At the far side of the grassed area, a guy started to fly an electric RC plane. He seemed satisfied that the model wasn't going to get anywhere near my flying line.

I might as well mention a few other flying things that invaded my kite's airspace too... A few pink and white Galahs, some small but fast-flying birds and in the distance, the sparkle of a sizeable flock of White Cockatoos. No Kookaburras this time, although we heard one here a few weeks ago!

After an hour or so, it became harder to keep the Dowel Barn Door kite up high, and I started to work the line a bit more. The wind strength had dropped off so much that there seemed to be almost no breeze at all down low.

Unfortunately, my efforts to keep the kite up had the side effect of working one of the diagonal spars out of its corner strap! A long slow descent followed, with the kite looping more or less continuously to the right. Slow loops, but fairly tight in radius.

This was a bit odd since sail area was missing at the top left of the kite. Normally a kite will loop towards the side with less area, in this kind of situation, since the side with more area has more lifting force. Perhaps drag forces were dominant with the multi-faceted barn-door sail. Interesting! Or perhaps your eyes are just starting to glaze over at this point ;-)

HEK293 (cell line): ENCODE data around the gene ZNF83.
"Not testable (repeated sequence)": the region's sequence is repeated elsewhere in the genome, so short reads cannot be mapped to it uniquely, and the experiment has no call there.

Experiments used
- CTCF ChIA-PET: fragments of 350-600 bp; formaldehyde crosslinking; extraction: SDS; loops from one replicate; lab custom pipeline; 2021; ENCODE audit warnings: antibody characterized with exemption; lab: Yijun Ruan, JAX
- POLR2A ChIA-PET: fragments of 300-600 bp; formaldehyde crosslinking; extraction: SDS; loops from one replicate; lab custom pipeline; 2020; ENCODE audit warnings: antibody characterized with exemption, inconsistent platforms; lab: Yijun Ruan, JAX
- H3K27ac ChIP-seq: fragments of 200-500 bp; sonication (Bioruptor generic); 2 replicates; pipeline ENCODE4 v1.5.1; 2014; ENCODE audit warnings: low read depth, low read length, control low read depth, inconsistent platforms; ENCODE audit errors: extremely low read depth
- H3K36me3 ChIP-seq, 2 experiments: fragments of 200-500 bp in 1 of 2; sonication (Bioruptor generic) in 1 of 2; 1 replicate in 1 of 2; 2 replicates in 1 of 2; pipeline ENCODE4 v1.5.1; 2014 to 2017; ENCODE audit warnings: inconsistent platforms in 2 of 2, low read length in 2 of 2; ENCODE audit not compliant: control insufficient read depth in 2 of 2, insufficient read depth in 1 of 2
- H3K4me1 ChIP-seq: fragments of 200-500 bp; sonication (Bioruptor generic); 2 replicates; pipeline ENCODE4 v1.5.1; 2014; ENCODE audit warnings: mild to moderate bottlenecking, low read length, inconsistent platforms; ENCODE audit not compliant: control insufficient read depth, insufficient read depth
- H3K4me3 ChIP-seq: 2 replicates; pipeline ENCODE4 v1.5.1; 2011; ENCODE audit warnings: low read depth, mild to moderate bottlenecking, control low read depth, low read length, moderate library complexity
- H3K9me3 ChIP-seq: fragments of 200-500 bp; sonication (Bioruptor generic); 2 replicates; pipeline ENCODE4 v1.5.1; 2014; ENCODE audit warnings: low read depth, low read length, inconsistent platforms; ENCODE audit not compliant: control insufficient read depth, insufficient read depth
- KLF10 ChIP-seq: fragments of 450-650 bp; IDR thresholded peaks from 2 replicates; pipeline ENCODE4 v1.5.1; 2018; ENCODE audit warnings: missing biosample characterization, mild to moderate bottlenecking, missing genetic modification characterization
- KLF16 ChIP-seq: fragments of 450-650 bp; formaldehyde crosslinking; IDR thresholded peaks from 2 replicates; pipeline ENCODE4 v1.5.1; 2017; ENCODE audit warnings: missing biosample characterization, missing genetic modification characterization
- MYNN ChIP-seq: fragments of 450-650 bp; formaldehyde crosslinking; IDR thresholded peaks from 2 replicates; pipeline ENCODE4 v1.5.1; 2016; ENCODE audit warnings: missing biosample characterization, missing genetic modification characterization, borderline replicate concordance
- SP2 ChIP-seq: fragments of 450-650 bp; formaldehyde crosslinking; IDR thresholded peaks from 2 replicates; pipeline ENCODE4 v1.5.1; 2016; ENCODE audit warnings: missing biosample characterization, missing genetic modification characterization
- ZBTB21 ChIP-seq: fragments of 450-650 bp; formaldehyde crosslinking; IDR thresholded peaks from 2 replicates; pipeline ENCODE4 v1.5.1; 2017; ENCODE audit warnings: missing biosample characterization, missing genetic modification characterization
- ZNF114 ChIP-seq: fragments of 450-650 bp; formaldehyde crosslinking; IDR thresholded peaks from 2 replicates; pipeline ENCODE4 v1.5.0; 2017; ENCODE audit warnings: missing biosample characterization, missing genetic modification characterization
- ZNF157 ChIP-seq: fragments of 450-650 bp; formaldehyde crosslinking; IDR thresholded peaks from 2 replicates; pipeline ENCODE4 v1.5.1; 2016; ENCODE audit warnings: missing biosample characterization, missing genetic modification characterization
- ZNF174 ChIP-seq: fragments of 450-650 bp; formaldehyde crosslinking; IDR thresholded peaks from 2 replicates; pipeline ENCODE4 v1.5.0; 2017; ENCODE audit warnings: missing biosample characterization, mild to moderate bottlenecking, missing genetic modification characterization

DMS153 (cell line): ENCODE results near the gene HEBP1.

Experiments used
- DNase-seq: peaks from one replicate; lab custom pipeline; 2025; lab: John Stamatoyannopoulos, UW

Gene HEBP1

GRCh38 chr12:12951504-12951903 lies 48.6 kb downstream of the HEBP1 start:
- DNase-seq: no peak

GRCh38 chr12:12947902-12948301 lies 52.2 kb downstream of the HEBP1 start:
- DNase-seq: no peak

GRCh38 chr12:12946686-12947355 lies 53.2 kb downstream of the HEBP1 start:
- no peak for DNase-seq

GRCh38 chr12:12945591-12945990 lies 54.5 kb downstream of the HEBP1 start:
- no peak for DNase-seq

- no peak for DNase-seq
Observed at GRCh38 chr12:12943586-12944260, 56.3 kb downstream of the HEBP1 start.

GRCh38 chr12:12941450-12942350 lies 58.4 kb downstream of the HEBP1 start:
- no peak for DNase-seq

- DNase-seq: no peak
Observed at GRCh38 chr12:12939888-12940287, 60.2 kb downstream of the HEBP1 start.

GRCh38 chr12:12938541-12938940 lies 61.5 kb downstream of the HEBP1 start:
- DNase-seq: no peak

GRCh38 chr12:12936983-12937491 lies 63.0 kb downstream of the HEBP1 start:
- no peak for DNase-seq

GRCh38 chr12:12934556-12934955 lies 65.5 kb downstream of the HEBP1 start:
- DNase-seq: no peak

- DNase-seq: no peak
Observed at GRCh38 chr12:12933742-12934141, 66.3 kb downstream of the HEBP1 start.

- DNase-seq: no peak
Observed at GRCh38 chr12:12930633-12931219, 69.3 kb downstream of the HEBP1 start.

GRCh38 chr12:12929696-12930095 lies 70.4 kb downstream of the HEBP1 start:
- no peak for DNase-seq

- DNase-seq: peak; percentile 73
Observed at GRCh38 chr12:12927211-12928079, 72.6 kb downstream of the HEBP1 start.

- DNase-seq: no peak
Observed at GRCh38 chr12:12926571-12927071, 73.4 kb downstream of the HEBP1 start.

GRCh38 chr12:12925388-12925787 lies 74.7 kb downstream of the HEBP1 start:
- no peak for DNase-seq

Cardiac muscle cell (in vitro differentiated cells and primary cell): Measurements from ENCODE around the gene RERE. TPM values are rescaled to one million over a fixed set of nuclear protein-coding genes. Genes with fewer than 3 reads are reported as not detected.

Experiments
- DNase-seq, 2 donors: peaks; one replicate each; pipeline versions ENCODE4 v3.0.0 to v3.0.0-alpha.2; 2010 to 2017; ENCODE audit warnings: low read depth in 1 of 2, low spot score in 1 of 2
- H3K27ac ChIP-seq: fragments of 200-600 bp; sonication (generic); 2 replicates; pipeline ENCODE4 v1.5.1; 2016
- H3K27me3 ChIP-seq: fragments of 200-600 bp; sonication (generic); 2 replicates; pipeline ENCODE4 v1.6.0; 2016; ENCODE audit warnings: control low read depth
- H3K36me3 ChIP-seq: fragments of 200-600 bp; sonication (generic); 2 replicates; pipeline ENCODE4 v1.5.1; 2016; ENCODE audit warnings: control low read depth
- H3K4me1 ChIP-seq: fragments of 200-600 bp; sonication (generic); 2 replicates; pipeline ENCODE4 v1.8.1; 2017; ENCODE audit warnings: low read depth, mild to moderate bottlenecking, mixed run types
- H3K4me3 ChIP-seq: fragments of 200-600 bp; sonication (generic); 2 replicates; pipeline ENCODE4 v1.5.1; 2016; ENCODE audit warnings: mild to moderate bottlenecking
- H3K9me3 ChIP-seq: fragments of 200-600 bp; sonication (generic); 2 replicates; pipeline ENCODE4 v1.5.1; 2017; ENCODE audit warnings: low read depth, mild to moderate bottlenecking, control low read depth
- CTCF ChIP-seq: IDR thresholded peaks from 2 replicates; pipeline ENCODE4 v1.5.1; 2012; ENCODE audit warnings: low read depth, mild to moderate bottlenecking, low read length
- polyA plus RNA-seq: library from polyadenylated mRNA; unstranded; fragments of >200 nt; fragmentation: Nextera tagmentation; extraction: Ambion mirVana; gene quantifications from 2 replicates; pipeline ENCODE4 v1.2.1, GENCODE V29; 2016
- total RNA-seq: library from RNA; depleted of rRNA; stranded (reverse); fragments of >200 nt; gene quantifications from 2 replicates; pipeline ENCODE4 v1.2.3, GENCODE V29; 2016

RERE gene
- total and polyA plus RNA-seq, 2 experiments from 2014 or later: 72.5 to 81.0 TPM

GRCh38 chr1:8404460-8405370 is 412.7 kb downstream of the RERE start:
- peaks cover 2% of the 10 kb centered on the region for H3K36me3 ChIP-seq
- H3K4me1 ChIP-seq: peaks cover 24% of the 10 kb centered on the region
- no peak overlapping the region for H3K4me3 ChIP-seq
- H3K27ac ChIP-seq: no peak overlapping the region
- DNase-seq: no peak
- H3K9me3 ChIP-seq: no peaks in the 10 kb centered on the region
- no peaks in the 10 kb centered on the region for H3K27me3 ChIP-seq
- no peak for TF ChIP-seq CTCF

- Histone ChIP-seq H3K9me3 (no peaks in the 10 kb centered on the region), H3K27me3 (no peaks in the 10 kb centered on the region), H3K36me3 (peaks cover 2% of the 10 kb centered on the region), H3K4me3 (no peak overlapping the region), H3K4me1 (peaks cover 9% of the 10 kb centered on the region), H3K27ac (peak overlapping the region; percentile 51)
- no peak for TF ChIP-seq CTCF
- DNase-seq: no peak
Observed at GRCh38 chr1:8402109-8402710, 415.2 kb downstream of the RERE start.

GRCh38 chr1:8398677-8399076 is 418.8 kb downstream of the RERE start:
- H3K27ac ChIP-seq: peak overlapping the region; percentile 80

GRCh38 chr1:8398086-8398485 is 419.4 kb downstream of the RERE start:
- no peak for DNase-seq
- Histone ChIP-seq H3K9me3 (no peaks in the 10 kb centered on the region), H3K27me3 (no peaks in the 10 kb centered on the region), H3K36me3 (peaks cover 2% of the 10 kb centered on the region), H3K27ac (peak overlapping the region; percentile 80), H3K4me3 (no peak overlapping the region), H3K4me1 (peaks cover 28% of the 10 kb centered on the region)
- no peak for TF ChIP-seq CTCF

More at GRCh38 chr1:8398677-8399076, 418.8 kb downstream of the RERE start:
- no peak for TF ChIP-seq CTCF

Sorry, moving right along...

I managed to get the kite down on the grass fairly softly. Soon the spar was back in and the sail re-tensioned. With the wind fading, the Dowel Barn Door kite never made it back up to 400 feet, but it still had some reasonable flying for the next 20 minutes or so. Eventually, I found myself winding in furiously as the kite just sank relentlessly towards the ground.

It wasn't a bad outing, considering the weather has been almost unflyable for weeks, with frequent rain and very fresh winds. It's been the wettest August here for many years.

The story above was an actual flying experience with the described kite. My write-ups are definitely warts-and-all since things don't always go totally as planned. However, half the fun of kiting is anticipating the perfect flight. When it happens, it's magic!

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What's New!

  1. Flight Report:
    Super Light And Variable In Victoria Park

    Sep 21, 14 09:44 PM